negotiated its Gandhi legacy in many ways. Many committed activists have taken up his philosophy and worked their lives around that from Baba Amte to Anna Hazare to Medha Patkar. Less and less younger people, however, are subscribing to Gandhian philosophy in our current globalised time, where Nehruvian socialism seems to have catapulted to complete capitalism as the credo of the moment. It is here that we feel re-looking at Gandhi, his life, philosophy, sacrifices, and the roles he played and continues to play in making India what she is today. It is exciting to bring together on the same platform many young filmmakers and well-known speakers to analyze and understand Gandhi through film, theatre, dialogue and music. Said to be one of the greatest men on Earth in recent history, M K Gandhi has inspired many world leaders and while he transformed our nation and continues to do so in the subliminal subtexts of Gandhian tradition, it is time to ask how do we internalize ‘Gandhi’ - to move ahead in the new world order as individuals, a community and a country on the another cusp of history.
to Dublin, Chettiar recorded that the idea of making a film on Mahatma Gandhi occurred to him right on Gandhiji’s birthday. Back in Chennai, Chettiar, originally a photographer jumped into an experiment on documentary filmmaking and began to salvage precious footage and material from archives, news agencies, studios and individuals, while he continued to study with his camera the contemporary view on Gandhiji. The original 81-minute film, ‘Mahatma Gandhi - Twentieth Century Prophet’ with Tamil commentary is reportedly lost. But a valuable revived version of the film brings to life episodes showing Gandhiji’s participation in the All India Congress Committee, the Round Table Conference in London, the Salt Satyagraha and the Quit India Movement, and much more. As part of our outreach programme, Mr. Parnab Mukherjee, an acclaimed authority on Badal Sircar’s theatre and Shakespeare-in-education, who specializes in theatre-forconflict-resolution and theatre-ofthe-campus, brings to Chennai’s schools and colleges - ‘soakedstretched-submerged: a cross media choreo-poem’. Performed by Surjit Nonmeikapam and Baishampayan Saha in collaboration with Rohit Bhoot, in note of commemorating the 75th year of the foundation of Sewagram at Wardha and the centenary of Gandhiji’s Tolstoy Farm in South Africa, this poem tells the stories of a historic Sunday market in Ahmedabad,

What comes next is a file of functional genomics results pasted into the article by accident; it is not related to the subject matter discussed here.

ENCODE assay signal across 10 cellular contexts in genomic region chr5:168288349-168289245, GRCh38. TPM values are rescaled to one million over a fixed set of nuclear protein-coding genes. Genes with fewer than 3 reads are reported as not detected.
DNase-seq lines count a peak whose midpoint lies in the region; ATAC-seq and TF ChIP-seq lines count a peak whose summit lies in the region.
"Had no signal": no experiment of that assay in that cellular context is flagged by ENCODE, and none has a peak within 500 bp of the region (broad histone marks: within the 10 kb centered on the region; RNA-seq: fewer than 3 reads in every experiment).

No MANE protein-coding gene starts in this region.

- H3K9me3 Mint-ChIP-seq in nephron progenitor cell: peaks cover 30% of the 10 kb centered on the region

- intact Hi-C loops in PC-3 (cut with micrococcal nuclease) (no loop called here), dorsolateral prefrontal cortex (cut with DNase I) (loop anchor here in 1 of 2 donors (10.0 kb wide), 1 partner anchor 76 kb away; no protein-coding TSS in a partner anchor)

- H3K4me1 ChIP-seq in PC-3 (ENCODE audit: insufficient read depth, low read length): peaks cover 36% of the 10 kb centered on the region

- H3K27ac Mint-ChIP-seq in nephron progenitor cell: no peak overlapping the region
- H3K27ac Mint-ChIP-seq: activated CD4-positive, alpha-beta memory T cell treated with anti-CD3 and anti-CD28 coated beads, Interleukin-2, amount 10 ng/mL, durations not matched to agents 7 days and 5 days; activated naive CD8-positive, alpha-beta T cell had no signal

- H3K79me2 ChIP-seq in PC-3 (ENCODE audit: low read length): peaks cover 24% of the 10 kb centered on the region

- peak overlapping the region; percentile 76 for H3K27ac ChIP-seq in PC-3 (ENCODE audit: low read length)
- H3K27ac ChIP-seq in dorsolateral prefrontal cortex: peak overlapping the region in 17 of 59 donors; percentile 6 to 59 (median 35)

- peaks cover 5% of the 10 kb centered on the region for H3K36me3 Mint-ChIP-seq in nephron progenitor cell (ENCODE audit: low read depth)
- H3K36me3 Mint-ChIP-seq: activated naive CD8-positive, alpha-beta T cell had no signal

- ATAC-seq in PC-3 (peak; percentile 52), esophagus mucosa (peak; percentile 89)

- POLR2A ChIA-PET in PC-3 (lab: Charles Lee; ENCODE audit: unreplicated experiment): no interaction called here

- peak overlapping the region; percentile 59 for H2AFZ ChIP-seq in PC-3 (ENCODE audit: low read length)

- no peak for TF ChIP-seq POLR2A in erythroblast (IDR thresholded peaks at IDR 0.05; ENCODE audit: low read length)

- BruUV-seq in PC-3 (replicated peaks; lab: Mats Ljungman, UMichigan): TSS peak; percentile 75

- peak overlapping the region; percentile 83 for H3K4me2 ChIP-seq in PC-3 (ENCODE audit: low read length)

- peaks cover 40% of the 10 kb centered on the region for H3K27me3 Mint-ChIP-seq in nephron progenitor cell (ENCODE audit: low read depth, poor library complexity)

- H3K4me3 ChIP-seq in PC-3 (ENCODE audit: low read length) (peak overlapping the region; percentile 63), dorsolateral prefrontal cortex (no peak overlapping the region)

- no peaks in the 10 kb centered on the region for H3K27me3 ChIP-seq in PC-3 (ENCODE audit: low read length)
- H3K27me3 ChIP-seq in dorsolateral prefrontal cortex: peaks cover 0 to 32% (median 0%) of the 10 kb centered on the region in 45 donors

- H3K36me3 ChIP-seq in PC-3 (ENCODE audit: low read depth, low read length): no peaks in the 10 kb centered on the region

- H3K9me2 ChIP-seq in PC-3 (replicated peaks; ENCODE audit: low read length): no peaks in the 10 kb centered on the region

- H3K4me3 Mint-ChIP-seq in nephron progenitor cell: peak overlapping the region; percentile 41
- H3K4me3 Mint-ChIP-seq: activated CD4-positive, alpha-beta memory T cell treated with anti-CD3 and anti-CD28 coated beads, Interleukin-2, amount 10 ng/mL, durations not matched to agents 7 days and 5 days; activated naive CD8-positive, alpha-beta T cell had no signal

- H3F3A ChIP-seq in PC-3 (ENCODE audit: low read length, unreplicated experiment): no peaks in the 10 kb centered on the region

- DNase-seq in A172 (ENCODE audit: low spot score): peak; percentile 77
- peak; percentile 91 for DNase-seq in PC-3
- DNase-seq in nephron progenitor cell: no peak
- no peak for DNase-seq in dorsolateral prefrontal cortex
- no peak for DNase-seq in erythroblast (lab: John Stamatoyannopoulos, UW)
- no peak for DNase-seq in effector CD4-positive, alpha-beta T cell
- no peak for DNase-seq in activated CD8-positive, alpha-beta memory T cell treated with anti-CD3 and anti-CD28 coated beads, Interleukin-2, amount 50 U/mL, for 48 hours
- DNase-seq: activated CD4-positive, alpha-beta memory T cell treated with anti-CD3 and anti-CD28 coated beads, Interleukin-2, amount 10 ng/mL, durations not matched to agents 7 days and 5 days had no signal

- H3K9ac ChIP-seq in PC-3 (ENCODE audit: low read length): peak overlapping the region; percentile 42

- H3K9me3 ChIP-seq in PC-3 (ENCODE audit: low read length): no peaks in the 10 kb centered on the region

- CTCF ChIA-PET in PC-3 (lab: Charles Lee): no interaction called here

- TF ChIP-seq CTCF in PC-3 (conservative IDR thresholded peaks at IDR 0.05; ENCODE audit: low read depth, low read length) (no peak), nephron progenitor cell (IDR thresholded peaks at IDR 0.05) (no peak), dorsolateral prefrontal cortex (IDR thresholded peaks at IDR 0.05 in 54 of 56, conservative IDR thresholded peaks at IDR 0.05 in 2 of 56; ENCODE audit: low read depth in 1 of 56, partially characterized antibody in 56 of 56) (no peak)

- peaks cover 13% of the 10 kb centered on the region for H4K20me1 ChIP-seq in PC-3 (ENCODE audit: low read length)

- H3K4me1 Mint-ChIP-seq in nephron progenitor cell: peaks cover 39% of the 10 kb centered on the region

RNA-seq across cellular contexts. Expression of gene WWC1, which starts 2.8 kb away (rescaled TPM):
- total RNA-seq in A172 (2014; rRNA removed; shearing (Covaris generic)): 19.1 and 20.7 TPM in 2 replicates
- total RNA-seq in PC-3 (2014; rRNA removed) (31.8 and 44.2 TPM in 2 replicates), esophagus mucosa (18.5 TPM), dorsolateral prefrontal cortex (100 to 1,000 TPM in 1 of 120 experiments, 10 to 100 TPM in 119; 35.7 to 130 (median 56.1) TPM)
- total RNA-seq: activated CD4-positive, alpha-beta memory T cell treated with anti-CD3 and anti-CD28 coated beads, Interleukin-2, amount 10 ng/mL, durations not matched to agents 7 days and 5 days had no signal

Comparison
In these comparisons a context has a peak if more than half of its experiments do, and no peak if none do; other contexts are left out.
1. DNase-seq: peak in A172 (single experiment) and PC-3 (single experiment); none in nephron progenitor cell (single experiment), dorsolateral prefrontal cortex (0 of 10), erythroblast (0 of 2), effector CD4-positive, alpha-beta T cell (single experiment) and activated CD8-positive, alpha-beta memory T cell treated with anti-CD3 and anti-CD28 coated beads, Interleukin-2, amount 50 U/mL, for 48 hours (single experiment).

lion Eyes “Gandhi” is the theme of the seventh edition of the One Billion Eyes - Indian Documentary Film Festival to be held at the Alliance Française of Madras from 15th - 19th August, 2011.
Gandhi is for every Indian a symbol of what being Indian means. From childhood through school and through one’s parents, the idea of Gandhi permeates into every Indian’s life.
However, post-Independence India has
The festival will be opened on the 15th of August with the screening of “Gandhi: Twentieth Century Prophet” by Late Mr. A.K. Chettiar (1911-1983), a famous Tamil travelogue writer, journalist and documentary film maker. While on a ship from New York
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the Gujari bazaar. ‘Why is Gandhi COOL even today’ is a panel discussion that will be held on 16th of August, with panelists consisting of Ms. V. R. Devika (Managing Trustee, Aseema Trust), Mr. Ram Subramaniam (Chief Samanvaya), C. Annamalai (Director, Gandhi Study Circle) and A. S. Panneerselvam. This session will moderated by Mr. Ranvir Shah. On the 17th of August, Vinobha Nathan is a photographer from Chennai, who recently participated in The Salt Prints (www.saltprints.org), a contemporary artists’ march with the aim to retrace the historical “Dandi March - the 387 km walk from Sabarmati to Dandi”. The Salt March launched the history’s greatest nonviolent battle, the civil disobedience campaign, head by Gandhiji in 1930. Vinobha will give an illustrated talk on his exciting experiences as part of The Salt Prints. On 18th of August, Gouranga Charan Dash from Odisha performs Bapu Katha, a shadow puppetry narration of Gandhiji’s life. Gouranga Dash is at present engaged in the study and research of the origin and growth of puppet theatre in Odisha. The festival will conclude on the 19th of August with a concert of Mahatma’s favourite bhajans by Bombay Jayashri¸ a renowned classical musician, and her students. Her repertoire of meditative music and rare poetry enables her to interpret, render and convey from years ago the favourite ragas and swaras of Gandhiji. The festival jury consisting of Mr. K Hariharan (Director, L.V. Prasad Film & TV Academy), Ms. V.R. Devika (Managing Trustee Aseema Trust), and Mr. Paneer Selvam will watch the films screened on each day of the festival and award a prize of Rs. 25,000 for the best film. Please visit www.abillioneyes.in for details of the schedule. We kindly request you to preview the festival in your publication and to arrange for interviews, articles and reviews of the scheduled events.